Apple pairs well with profits, not repair shops
iFixit demotes iPhone 14 from 7/10 to 4 after reality of software locks hit home
As you were. It would appear that Apple's overtures to the tech repairability movement and associated legislation like California's SB 244 were just leading us all on, at least according to repair gurus at iFixit.
Everything was going so well. The company's iPhone 14 from 2022, soon to be superseded, received plaudits from iFixit for skipping the globs of glue and solder that made it nigh impossible to disassemble the handsets and redesigning its internal architecture to make it more repair-friendly.
"This design improvement is a big win," CEO Kyle Wiens said in his teardown review, awarding the iPhone 14 a 7/10, its highest score since the iPhone 7. "These changes to the iPhone will help it last longer and reduce its overall impact on the planet. With any luck, it will inspire other manufacturers to follow suit. All of our – and your – work has paid off. Our advocating, lobbying, yelling in the streets. We've convinced Apple's design team that repairability matters."
You see, the week after The Register reported iFixit's take, we received word from another repair enthusiast, Hugh Jeffreys, basically saying that all the innovative hardware design in the world cannot make an iPhone fixable by its owner or an independent business if "Apple has programmed its software to reject certain parts that were not installed by Apple."
This is the phenomenon of parts pairing, wherein your iPhone freaks out if anyone replaces a component without Apple's blessing.
"Replacing your display will remove True Tone and break Auto Brightness. A new battery will disable Battery Health. A new front camera will break Face ID, portrait mode and cinematic mode. A rear camera will only give you a warning message. And lastly, replacing the logic board will trigger all of the previous penalties," Jeffreys said, describing the practice as anti-third party repair locks.
This is despite Apple's Self Service Repair selling genuine parts for owners willing to get intimate with their iPhone's innards. Any repair carried out by a user or third party, however, needs to be validated by Apple itself.
Almost a year to the day, a grim-faced (we imagine) Wiens has retroactively demoted the iPhone 14 from 7/10 to 4. While insisting that iFixit remains "big fans" of Apple's change in direction with the 14, he admitted that "the reality for folks trying to fix these things has been very different."
"Lots of independent repair shops have business models that are threatened by Apple's parts pairing practice," he wrote. "Shops harvest parts from broken devices. They use third-party parts. They shouldn't have to send Apple their customers' personal information, or agree to five years of audits just to do the repairs they know how to do.
"So when we gave the iPhone 14 a high score, the community pushed back. To be honest, they were right – and we'd like to thank our critics for helping us hold manufacturers accountable.
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"The situation has gotten so bad that several repair professionals have told us they're leaving the business entirely rather than navigate the labyrinthine maze of obstacles that Apple has erected."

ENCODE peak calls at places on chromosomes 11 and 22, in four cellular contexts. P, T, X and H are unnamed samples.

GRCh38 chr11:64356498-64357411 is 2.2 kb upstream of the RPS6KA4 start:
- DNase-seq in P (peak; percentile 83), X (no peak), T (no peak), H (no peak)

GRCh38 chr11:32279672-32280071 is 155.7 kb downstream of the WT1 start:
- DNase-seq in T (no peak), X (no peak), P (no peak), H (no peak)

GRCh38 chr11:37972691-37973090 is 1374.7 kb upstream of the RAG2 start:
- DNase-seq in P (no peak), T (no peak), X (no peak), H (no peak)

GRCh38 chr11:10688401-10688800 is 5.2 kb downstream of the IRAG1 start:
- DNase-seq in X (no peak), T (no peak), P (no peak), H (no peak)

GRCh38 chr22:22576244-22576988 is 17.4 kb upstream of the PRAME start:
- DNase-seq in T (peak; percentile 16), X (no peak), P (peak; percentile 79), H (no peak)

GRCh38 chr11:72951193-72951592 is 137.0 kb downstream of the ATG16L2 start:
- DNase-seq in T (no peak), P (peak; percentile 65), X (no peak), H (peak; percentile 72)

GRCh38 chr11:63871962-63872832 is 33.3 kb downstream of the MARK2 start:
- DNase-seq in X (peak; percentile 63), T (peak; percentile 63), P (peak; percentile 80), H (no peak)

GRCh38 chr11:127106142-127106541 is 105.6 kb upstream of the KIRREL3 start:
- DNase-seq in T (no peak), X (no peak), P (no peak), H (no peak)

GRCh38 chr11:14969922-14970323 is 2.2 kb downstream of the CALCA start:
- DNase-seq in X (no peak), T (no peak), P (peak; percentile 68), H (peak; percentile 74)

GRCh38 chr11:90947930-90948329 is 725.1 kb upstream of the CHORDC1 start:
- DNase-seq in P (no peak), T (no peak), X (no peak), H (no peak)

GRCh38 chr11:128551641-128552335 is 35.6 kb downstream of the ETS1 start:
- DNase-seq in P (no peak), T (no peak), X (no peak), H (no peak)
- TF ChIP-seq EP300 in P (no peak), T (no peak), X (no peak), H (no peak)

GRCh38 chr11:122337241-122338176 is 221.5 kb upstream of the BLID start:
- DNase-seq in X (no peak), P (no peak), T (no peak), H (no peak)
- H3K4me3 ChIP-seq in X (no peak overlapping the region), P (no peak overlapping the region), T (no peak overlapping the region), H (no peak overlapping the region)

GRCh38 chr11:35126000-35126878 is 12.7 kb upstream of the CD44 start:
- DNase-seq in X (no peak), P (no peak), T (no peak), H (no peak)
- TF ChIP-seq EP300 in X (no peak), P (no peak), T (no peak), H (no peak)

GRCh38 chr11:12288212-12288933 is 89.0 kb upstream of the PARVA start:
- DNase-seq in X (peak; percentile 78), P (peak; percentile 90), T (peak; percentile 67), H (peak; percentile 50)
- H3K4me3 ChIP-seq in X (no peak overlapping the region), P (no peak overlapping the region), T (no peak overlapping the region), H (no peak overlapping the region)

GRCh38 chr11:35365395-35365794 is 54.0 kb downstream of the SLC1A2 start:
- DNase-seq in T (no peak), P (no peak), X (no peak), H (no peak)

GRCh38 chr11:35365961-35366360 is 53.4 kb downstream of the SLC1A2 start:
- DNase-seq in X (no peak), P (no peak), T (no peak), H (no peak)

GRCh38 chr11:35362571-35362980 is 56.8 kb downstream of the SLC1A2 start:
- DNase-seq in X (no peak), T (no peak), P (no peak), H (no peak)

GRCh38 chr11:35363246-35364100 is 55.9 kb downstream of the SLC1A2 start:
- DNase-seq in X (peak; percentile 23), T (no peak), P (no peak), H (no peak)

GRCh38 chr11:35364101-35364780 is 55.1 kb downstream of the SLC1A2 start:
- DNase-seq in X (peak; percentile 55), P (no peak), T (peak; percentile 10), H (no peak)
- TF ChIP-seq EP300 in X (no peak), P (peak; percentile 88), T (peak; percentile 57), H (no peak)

Wiens acknowledged that iFixit's scoring system has become outdated in the face of sneaky software locks, for years focusing on which products were actually designed for physical repair – taking the device apart, replacing the problematic component, putting it back together again.
But maintenance of Apple products now require a System Configuration tool, which "contacts Apple's servers to 'authenticate' the repair, then 'pairs' the new part to your system so it works as expected."
"Of course, it can only authenticate if Apple knows about your repair in advance," Wiens wrote, "because you gave them the exact serial number of your iPhone, and they've pre-matched it to a display or battery. This is only possible if you buy the screen or battery directly from Apple."
This means that one cannot simply harvest a battery from your friend's identical iPhone that sadly has a cracked screen. You can also forget about aftermarket parts – "only Apple-authorized repairs can truly restore the device to full functionality."
Wiens confessed that iFixit is reluctant to criticize manufacturers "taking meaningful steps" but agreed that "parts pairing is a serious threat to our ability to fix the things we own."
Although Apple would like to be seen to care about repairability as it becomes more important among consumer protections in law, the reality is that it is not a priority for a company known for its vice-like control of its products in the name of user experience.
The downside to this premium feel on an Apple phone or computer is that it ultimately comes at the expense of the user, who will have to buy a new one once their product is no longer supported, and Mother Nature, who just earned another bucket of e-waste.
We have asked Apple to explain its philosophy around these matters and will update if we hear back.
Let's see if the repairability story is any different for the incoming iPhone 15. ®